Propaganda flyers become latest weapon in junta’s arsenal 

With many parts of the country under a junta-imposed internet blackout, Myanmar’s military regime has turned to an old-school method of spreading its message among the masses: dropping propaganda pamphlets from helicopters.

The flyers have been found in a number of areas where the military continues to face fierce resistance to its rule nearly a full year after it seized power in a coup last February.

These include Sagaing Region’s Budalin, Ye-U, Yinmarpin, Kalay, Kani, Taze, Mingin, Kanbalu, Kyunhla and Kawlin townships, as well as northern Magway’s Yaw region.

Printed on sheets of A4-sized paper folded into three parts, the flyers contain a mixture of direct and veiled threats aimed at anyone who might be tempted to support or join the anti-junta People’s Defence Force (PDF).

They warn that villages that are found to harbour PDF fighters face “segregation,” putting their inhabitants under the control of military forces.  

“Will you let your homes be destroyed?” asks one leaflet, in a not-so-subtle reminder of the fate of the many villages that have been torched by occupying soldiers in recent months.

“Fight alongside the army against the PDF!” exhorts another that suggests the real threat comes from the resistance forces and their shadowy backers, who seek to tear Myanmar apart for their own nefarious reasons.

Some of the flyers were discovered during the search for casualties of the junta’s ongoing campaign to crush PDF groups operating in Sagaing.

According to Thant Wai Kyaw, an MP who was elected to represent Kalay Township’s Constituency 1 in Sagaing’s regional parliament, flyers that had been dropped on December 27 were found among the bodies of civilians killed in villages targeted for destruction by the regime.

“I would like to tell them to be prepared to face the punishment that awaits them for their atrocious crimes,” she said of the generals waging war on their own citizens.   

Psychological warfare

In Kani Township, where a local PDF group has been clashing with military forces transporting jade along the Chindwin River, the propaganda pamphlets were mocked as a crude attempt to turn ordinary people against anti-regime forces.

“This is just psychological warfare. But we’re not in 1988 anymore. This is the age of the internet,” said one member of the Kani PDF.

“The fact is, they don’t have complete control over people now, so that means they’re really out of options,” he added.

The information officer for another group based in Myinmu Township echoed this sentiment, saying that the leaflets were unlikely to have much impact among people who have suffered enormously under military rule.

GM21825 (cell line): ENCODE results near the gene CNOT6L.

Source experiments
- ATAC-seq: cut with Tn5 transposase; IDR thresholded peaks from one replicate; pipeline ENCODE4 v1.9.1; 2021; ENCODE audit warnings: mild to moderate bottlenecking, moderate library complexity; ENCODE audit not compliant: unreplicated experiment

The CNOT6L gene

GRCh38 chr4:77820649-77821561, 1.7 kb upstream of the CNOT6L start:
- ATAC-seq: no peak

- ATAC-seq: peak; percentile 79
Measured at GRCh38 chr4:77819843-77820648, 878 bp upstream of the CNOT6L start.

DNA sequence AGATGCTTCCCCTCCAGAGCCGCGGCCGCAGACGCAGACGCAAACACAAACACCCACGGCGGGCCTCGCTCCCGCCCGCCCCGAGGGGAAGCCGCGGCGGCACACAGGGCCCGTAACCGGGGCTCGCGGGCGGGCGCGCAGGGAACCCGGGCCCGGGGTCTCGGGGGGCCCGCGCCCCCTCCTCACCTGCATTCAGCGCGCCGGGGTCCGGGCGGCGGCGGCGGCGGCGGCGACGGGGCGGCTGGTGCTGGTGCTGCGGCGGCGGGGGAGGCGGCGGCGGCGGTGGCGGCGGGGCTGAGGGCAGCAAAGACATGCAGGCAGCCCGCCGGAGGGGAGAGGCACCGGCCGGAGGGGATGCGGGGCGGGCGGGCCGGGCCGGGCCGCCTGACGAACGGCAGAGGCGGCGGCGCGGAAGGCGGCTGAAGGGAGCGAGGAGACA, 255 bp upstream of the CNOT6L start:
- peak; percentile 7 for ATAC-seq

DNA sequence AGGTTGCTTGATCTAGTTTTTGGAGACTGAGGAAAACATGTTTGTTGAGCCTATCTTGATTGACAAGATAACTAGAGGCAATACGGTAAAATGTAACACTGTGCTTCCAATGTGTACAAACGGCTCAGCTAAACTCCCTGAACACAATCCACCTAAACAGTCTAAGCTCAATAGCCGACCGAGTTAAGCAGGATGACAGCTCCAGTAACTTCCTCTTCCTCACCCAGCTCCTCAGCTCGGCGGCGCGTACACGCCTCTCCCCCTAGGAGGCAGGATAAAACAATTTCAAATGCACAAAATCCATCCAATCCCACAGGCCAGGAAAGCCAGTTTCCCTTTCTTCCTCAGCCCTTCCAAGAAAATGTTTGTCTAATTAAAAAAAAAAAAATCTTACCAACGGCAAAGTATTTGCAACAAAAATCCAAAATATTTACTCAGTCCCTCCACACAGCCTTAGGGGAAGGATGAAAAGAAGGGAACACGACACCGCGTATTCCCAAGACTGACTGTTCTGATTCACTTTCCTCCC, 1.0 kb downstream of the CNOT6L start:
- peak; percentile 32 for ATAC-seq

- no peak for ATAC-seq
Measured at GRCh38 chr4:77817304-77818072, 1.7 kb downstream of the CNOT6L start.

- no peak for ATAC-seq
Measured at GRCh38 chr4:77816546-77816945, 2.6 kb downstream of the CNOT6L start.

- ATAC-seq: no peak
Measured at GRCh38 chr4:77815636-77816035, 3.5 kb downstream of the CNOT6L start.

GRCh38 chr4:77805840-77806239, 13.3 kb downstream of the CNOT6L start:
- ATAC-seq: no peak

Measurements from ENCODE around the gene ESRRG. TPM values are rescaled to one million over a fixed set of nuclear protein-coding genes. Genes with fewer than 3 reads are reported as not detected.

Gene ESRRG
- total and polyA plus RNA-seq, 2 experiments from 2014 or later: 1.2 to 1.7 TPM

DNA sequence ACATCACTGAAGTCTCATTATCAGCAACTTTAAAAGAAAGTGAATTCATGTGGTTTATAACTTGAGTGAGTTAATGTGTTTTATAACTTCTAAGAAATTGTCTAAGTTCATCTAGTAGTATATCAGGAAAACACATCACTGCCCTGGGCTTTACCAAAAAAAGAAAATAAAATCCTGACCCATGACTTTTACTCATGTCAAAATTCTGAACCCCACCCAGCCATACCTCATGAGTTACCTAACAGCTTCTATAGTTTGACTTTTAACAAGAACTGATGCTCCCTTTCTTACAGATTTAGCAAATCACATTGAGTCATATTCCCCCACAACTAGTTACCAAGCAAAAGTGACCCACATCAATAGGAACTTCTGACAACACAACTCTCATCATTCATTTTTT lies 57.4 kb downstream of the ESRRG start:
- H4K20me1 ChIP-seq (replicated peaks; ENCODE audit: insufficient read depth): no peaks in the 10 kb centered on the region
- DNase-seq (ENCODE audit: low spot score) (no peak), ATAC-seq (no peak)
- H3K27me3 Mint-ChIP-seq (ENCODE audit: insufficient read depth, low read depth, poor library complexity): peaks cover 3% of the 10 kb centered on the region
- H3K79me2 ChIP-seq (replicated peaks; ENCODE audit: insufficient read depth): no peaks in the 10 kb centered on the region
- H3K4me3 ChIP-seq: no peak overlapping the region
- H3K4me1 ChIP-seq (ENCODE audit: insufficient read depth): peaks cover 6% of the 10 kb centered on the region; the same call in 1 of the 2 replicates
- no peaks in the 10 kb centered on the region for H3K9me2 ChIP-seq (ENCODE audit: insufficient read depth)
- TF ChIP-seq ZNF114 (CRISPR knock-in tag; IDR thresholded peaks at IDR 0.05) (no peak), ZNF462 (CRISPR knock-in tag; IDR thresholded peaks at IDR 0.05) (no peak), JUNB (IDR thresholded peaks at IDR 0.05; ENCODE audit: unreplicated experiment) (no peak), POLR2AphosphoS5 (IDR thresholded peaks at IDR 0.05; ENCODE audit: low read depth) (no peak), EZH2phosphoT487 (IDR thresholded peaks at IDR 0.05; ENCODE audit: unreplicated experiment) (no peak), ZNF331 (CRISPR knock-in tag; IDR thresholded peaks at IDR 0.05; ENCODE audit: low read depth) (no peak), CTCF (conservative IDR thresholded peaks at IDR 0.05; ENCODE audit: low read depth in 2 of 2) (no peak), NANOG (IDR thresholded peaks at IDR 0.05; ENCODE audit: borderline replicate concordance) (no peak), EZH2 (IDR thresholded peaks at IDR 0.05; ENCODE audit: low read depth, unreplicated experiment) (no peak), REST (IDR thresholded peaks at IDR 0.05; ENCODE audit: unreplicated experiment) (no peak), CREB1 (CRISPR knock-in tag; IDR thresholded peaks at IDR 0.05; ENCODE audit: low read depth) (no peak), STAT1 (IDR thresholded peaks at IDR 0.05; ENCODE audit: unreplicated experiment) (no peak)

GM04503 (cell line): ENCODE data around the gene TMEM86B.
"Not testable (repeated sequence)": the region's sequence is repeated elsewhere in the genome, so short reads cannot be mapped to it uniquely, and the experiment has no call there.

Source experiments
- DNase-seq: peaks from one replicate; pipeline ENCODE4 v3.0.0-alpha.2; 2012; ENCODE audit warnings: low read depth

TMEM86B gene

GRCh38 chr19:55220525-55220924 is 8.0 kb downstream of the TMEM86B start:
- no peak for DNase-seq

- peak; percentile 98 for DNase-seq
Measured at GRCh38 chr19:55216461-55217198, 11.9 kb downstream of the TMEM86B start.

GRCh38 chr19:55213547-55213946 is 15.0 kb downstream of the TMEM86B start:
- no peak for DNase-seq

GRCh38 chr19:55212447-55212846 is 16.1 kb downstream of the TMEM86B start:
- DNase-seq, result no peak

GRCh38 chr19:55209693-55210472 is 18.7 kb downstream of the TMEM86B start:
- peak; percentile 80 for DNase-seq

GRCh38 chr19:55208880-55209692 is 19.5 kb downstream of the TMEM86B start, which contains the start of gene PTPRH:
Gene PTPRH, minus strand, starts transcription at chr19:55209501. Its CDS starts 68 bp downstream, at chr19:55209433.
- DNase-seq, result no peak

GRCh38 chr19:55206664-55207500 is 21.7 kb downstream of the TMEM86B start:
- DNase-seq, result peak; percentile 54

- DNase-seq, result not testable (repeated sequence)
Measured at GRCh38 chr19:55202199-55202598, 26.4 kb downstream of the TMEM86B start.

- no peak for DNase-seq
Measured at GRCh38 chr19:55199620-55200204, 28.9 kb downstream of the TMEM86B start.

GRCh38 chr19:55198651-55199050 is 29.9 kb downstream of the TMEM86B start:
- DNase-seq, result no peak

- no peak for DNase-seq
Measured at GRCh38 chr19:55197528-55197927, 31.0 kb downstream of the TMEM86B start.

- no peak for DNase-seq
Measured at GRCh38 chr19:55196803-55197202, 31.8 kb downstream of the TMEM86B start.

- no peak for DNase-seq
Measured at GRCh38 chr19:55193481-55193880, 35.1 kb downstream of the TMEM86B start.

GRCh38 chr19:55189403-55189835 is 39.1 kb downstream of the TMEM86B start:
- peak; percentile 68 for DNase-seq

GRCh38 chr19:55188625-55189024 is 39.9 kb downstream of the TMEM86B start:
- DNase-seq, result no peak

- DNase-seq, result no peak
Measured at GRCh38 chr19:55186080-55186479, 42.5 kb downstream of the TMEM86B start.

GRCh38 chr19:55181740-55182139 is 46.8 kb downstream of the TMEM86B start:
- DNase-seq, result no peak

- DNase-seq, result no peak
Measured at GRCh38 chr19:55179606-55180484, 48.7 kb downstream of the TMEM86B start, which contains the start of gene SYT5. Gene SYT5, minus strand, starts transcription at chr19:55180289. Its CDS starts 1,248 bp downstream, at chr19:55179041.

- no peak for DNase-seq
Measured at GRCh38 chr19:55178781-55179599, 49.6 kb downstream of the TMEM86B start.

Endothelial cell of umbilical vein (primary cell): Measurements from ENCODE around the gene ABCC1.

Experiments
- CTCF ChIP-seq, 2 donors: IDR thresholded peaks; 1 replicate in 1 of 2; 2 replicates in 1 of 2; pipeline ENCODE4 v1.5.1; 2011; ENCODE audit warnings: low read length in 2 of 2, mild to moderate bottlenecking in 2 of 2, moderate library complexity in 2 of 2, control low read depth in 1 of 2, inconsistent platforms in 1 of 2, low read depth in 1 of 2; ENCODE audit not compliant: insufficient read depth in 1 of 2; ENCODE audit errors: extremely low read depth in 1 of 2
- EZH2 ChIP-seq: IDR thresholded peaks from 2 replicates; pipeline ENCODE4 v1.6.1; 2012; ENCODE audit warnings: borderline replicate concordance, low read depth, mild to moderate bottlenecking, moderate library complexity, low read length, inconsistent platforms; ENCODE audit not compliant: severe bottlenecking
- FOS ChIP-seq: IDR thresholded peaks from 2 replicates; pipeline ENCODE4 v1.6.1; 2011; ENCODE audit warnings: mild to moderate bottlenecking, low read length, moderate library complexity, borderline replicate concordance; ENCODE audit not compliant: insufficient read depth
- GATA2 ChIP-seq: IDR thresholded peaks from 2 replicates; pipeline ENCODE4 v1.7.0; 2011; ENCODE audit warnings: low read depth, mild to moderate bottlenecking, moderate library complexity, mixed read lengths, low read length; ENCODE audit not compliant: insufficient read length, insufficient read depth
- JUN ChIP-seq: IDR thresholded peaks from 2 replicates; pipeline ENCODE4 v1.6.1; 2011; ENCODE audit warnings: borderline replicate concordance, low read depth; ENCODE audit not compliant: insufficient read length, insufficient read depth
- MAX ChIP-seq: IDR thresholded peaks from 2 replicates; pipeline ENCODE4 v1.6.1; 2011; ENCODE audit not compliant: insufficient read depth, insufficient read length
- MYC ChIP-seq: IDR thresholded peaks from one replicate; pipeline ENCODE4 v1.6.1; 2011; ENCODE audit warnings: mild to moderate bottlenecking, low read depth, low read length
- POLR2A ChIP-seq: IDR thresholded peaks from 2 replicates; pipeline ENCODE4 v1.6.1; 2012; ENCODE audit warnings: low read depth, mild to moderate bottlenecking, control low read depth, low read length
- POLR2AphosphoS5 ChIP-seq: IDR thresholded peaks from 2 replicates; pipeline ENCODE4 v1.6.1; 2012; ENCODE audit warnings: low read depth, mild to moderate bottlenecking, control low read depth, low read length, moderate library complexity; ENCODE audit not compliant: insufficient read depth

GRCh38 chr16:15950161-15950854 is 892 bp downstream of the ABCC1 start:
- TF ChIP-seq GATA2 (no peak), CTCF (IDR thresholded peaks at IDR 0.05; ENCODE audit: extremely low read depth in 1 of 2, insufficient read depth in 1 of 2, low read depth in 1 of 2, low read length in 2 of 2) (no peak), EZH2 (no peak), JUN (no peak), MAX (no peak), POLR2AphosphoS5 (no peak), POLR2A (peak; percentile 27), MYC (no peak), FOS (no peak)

“Do they think people are stupid enough to buy their propaganda? There are no words to describe the hatred that the people of Myanmar have for the military,” he said.

Nay Zin Latt, another Sagaing regional MP who was elected to represent Kanbalu Township’s Constituency 2, noted that the pamphlet campaign started at around the same time as the junta lost its last remaining access to Facebook after the social-media giant was sued for failing to prevent the spread of misinformation about the Rohingya.

“Now that Facebook is shutting down junta-affiliated pages, they can’t spread their propaganda through social media anymore. That’s why they’ve had to resort to dropping pamphlets from helicopters,” he said.

The military still has control over state media, and also has media outlets of its own. For the most part, however, these are recognised for what they are—junta mouthpieces that routinely misrepresent what is actually happening in Myanmar.

That has left the military with one important means of managing the flow of information—its ability to shut down the internet entirely in areas where it has very little control over anything else.

A propaganda flyer found in northern Magway Region in December 2021 (YDF)

Religious incitement

By throwing pamphlets from helicopters, the military may be hoping to enhance its ability to wage psychological warfare in enemy territory. So far, however, it has only deployed this weapon in Sagaing and Magway regions, and not in parts of neighbouring Chin and Kachin states where internet restrictions have also been imposed.

The reason for this probably has something to do with the nature of the message that the pamphlets have been seeking to spread, which is aimed chiefly at members of Myanmar’s Buddhist majority.

According to flyers seen by Myanmar Now, the conflict sweeping the country has been orchestrated by those who seek to destroy Buddhism—namely, the Organisation of Islamic Cooperation (OIC) and the Kachin Independence Army (KIA).

“The OIC is propagandising against the Buddhist people so they will turn on each other, insult the sacred religion of Buddhism, and kill monks. They are bribing [the PDF] with money and supporting them with weapons,” the pamphlet claims.

“The OIC and KIA will be very happy if Buddhists fight each other,” it adds.

Such claims would not do much to influence the thinking of Chin or Kachin people, most of whom are Christian. Nor are they expressed in the relatively moderate language of state media outlets, which are usually careful to profess respect for all faiths. They sound more like social-media posts by extreme nationalists or pro-military trolls.

Interestingly, the flyers also state that the junta has armed more than 100 pro-regime groups. None of them are named, but they likely include the Pyu Saw Htee, a military-backed group that has carried out attacks on opponents of the junta.

In a sign of what may be yet to come, residents of Mandalay have reported seeing similar flyers posted in several wards and villages in Chanmyatharzi and Amarapura townships. According to residents, villagers who tore them down were beaten by soldiers.

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